HUMZA Yousaf’s announcement at the SNP national conference that council tax will be frozen in the forthcoming financial year has caused quite a reaction.

Not only are representatives of Cosla miffed that there was no prior discussion with them in the spirit of the Verity House Agreement, which was only struck in June of this year, but it came on the day the Poverty and Inequality Commission published a report entitled “How better tax policy can reduce poverty and inequality”.

As someone who is not an academic nor experienced in the labyrinthine development of public service, the urgency to eradicate poverty and encourage ambition simultaneously just gets lost in the many words in both these pieces of works. Why can’t we just put something in place quickly which is simple and delivers?

While your regular readers will be well acquainted with my proposed model of annual ground rent – (AGFRR) – to replace all existing taxes both at a national and local level, the immediate requirement to boost local government funding significantly and eradicate poverty could be addressed by the model even as a replacement for council tax and non-domestic rates.

If we take Glasgow as an example, the city council proposes a budget for 2023/24 of around £3bn. That is clearly insufficient to make a start on improving the tatty state of the place. If 20% was added to that budget and every resident was given a Universal Citizens Income (UCI) of £10,000 per annum, the city’s budget would increase to £9.8bn.

The effect of this is that Glasgow City Council would be able to pay for all its services without any financial support or grant from the Scottish Government and substantially avoid the bureaucratic trade-offs, pleadings and disputes which are an inevitable and expensive consequence of annual budget discussions between both arms of government.

The proposed cost of the enhanced budget works out at around £28 per square metre on all land, floors and roofs in the city, whoever owns them. As an example, an average small house and garden would attract AGFRR of £8000.

Residents would be substantially better off as there would be no council tax, and each household member would receive £10,000 as a UCI. Furthermore, the Scottish Government could substantially reduce the rate of income tax on earned income given that it would not need to support local government finances through the block grant. Businesses would also benefit as non-domestic rates would be replaced with AGFRR.

Most of the infrastructure to switch to this model already exists and, given the urgent need to help both people and the councils providing services, legislation could be expedited before the start of the next financial year in April 2024.

The obligation to pay AGFRR would see considerable improvements in the city as owners would be forced to bring dilapidated property and vacant land into use to meet the annual cost.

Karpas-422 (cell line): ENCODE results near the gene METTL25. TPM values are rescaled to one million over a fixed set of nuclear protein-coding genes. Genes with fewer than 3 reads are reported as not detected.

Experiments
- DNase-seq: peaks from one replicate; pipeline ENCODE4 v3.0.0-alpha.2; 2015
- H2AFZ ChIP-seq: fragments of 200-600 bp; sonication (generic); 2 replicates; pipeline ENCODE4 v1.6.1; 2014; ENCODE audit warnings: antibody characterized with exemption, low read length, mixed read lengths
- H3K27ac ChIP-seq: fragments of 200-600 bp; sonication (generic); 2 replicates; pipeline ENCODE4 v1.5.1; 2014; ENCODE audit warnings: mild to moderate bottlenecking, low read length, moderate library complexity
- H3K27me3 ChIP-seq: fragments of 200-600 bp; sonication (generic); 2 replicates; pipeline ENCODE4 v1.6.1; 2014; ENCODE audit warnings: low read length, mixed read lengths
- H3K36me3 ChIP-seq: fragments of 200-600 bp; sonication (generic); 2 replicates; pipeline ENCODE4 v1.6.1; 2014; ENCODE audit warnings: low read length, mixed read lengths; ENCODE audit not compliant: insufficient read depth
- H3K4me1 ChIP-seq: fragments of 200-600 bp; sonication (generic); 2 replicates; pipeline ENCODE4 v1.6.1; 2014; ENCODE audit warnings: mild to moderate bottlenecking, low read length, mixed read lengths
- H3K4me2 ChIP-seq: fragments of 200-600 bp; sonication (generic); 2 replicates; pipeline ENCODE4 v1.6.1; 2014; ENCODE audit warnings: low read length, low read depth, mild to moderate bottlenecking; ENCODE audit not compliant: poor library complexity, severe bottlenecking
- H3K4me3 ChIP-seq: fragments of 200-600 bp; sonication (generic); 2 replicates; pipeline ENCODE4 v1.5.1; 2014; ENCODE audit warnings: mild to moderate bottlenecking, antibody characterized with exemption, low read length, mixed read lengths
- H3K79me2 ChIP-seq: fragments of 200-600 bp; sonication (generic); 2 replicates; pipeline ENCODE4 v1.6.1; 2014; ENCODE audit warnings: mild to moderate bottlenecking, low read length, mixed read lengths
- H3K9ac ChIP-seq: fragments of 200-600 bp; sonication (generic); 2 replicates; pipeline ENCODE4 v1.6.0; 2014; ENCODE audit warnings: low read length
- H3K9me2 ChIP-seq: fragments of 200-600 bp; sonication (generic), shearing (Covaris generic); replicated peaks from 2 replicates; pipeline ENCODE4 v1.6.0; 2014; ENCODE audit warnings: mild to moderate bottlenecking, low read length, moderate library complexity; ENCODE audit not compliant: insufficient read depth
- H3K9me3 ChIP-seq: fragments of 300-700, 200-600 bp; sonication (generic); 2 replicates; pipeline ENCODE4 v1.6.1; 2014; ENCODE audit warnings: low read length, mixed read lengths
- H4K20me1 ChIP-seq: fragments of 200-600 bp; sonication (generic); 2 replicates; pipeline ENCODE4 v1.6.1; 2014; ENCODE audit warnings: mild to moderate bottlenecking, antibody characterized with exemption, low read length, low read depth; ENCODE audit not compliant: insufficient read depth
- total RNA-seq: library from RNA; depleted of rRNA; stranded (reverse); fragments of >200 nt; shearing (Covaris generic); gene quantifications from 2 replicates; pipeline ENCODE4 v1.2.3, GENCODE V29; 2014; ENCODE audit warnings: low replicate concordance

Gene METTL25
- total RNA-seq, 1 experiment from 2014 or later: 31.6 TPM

Graeme McCormick


WHY oh why do we seem to get things together at party conferences, then shoot ourselves in the foot again? If there was an agreement with Cosla to consult them regarding council tax then why on earth did we go ahead without consultation?

We need to hear the reasons why we have picked a fight with the unions and councils at a time when unity seems the best way forward.

If the Government is going to subsidise the loss from a council tax rise then OK. If not, then the potholed roads, the refuse collection, the museums, the libraries, the swimming pools will all suffer.

Not ALL households pay council tax. Bad decision.

Ken McCartney


IT’S great to see people who are not known to have done anything towards Scottish independence slag off our best-ever First Minister, Alex Salmond (below). How dare Sheila Le Mottee (Letters, October 20) claim that Salmond should retire? He’s done more for Scottish independence than almost anyone in the history of the SNP – with the exception of maybe Winnie Ewing.

The National:

Yes, he did get us a referendum, while we had a handful of MPs, whereas the next First Minister with multiple mandates and numerous MPs couldn’t even get close to it. In fact, it’s hard to find anything positive for independence that was done under Ms Sturgeon’s reign – there was no analysis of the 2014 indyref result and no new policies to strengthen indy support. In fact, all the work on currency, pensions, etc was done by groups like Common Weal, SIC, etc.

Mr Salmond was the best FM Scotland has had – the vast majority of the successful progressive policies came under his watch. Maybe it’s time for the author of those bitter comments to learn more about Scottish politics or simply grab their own pipe and slippers and retire from a scene where they have made no noticeable impact.

Alex Beckett


WHAT Scotland needs is a vital spark. In the National Conversation in The National of October 20, there was plenty of tinder. There is the UK’s

weak support of the US in the Middle East; the naming of the SNP as “communists” for helping the poor; the media’s fuss about an MP leaving for the Tories; the constant falsehoods from Whitehall; the fact that Ulster is still in the EU, and the unjustified criticism of the Scottish Health Service.

Historically, there is plenty of dry fuel stored up – the Clearances, the Treaty of Union itself, the Thatcher years and the Labour/Tory governments of the past few decades. Why do we never come to a flash point?

Perhaps our politicians are damp squibs.

Iain WD Forde